Prader-Willi Syndrome
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Prader-Willi Syndrome

En Español (Spanish Version)

Definition

Prader-Willi syndrome is a rare genetic disorder. It is characterized by:

  • Developmental delays
  • Insatiable appetite leading to obesity by age six
  • Mental disabilities
  • Incomplete sexual development
  • Short adult stature

Causes

Prader-Willi syndrome is believed to be caused by a genetic defect on chromosome 15, passed on by the father.

Genetic Material

Chromosome_DNA

© 2008 Nucleus Medical Art, Inc.

Risk Factors

A risk factor is something that increases your chance of getting a disease or condition. Since Prader-Willi syndrome is caused by a random genetic defect, there are no known risk factors. However, in about 1% of cases, this defect may recur in the same family. Some genetic counselors recommend testing of affected children to identify very rare situations where the risk of recurrence might be 50%.

Symptoms

Symptoms of an infant born with Prader-Willi syndrome may include:

  • Poor muscle tone
  • Poor reflexes
  • Small to normal size
  • Inability to suck well
  • A weak, squeaky cry
  • Lethargy

As a toddler, new symptoms may include:

  • Delay of normal development, such as language skills and walking
  • Behavior problems, such as temper tantrums and stubbornness

As the child gets older, symptoms may include:

  • Insatiable hunger, resulting in compulsive eating and often obesity
  • Continuing behavior problems, such as anger and inflexibility
  • Learning disabilities
  • Low to normal IQ
  • Incomplete sexual development, and infertility as an adult
  • High threshold for pain
  • Insensitivity to temperature extremes

Diagnosis

The diagnosis is usually evident shortly after birth based on symptoms and a characteristic physical appearance:

  • Almond-shaped eyes
  • Strabismus (misalignment of the eyes)
  • Thin upper lip
  • Narrow forehead
  • Down-turned mouth
  • Lighter coloring compared with other family members

Diagnosis can be confirmed by genetic testing of a blood sample.

Treatment

Treatment, which continues into adulthood, is managed by the parents or caregivers of children with Prader-Willi syndrome. Key areas include:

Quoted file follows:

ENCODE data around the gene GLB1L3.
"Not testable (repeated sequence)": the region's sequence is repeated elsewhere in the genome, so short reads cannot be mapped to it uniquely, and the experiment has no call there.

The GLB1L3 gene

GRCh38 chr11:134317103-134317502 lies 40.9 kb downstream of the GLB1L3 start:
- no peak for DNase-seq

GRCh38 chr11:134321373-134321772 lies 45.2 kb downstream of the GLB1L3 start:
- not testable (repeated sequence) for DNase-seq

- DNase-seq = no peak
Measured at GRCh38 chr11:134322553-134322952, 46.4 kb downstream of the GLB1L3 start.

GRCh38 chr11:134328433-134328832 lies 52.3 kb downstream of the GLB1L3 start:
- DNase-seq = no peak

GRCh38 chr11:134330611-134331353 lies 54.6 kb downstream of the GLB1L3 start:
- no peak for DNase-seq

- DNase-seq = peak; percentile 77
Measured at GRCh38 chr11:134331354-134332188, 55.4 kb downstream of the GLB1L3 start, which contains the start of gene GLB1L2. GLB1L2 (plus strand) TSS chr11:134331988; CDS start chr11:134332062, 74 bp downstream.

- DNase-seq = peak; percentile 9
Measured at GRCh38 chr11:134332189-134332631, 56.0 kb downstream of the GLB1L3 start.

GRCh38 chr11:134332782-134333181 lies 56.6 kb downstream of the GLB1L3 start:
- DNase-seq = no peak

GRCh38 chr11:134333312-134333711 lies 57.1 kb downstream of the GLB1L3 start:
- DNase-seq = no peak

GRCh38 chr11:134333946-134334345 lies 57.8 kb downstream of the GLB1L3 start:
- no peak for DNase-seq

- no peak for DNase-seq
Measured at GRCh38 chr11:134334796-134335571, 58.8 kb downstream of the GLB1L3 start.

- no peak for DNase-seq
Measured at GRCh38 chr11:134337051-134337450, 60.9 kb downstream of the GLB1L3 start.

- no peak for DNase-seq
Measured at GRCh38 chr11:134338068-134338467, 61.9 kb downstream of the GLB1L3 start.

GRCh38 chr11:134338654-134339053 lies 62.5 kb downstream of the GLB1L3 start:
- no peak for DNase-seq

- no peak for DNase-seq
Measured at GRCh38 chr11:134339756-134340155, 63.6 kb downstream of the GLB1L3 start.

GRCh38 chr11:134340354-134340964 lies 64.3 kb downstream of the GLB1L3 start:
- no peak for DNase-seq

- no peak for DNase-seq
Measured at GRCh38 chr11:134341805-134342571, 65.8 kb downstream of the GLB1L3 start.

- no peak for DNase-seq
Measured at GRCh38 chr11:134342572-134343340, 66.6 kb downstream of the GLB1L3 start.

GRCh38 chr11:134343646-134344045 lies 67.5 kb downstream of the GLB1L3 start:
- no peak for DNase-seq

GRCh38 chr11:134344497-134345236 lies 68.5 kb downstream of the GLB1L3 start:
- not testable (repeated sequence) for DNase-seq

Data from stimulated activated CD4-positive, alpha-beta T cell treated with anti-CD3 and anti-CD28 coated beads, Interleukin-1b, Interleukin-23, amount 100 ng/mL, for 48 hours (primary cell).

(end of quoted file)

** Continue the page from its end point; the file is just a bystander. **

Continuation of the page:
Appetite and Weight

Perhaps the most important concern is managing food intake. People with Prader-Willi syndrome are unable to resist food. This is due to a defect in the part of the brain that controls the normal feelings of fullness when the body has had enough food. In addition, people with Prader-Willi syndrome have a slow metabolism. These traits can cause excessive weight gain, morbid obesity, and other related health problems. Research into the use of novel anti-obesity medications is underway.

Treatment:

  • Food restriction and supervision
  • Regular exercise

Behavior Issues

Infants and young children with Prader-Willi syndrome are typically happy and loving. But as they get older, you may notice behavior changes. Common behaviors include:

Treatment:

  • Daily structure and routine
  • Firm rules
  • Rewards for good behavior
  • Psychotropic drugs may be necessary

Developmental Issues

Children with Prader-Willi syndrome may experience the following:

  • Delay in motor skill development
  • Cognitive delay or limits
  • Delays in physical growth
  • Incomplete sexual development in adolescence

Treatment:

For certain conditions, such as delayed physical growth or sexual development, growth hormone therapy may be helpful.

Related Health Conditions

The following conditions are associated with Prader-Willi syndrome and will require life-long management:

Prevention

There are no guidelines for preventing Prader-Willi syndrome.

RESOURCES:

March of Dimes
http://www.modimes.org

Prader-Willi Syndrome Association (USA)
http://www.pwsausa.org

CANADIAN RESOURCES:

Foundation for Prader-Willi Research
www.fpwr.ca

The Hospital for SICK Kids
http://www.sickkids.ca/

References:

Missouri Developmental Disability Resource Center website. Available at: http://www.moddrc.org/ .

Smith’s Recognizable Patterns of Human Malformation . 6th Edition. Elsevier Saunders, 2006.

Wattendorf DJ, Muenke M. Prader-Willi syndrome. Am Fam Physician . 2005; 72(5):827-830.



Last reviewed February 2008 by Kari Kassir, MD

Please be aware that this information is provided to supplement the care provided by your physician. It is neither intended nor implied to be a substitute for professional medical advice. CALL YOUR HEALTHCARE PROVIDER IMMEDIATELY IF YOU THINK YOU MAY HAVE A MEDICAL EMERGENCY. Always seek the advice of your physician or other qualified health provider prior to starting any new treatment or with any questions you may have regarding a medical condition.

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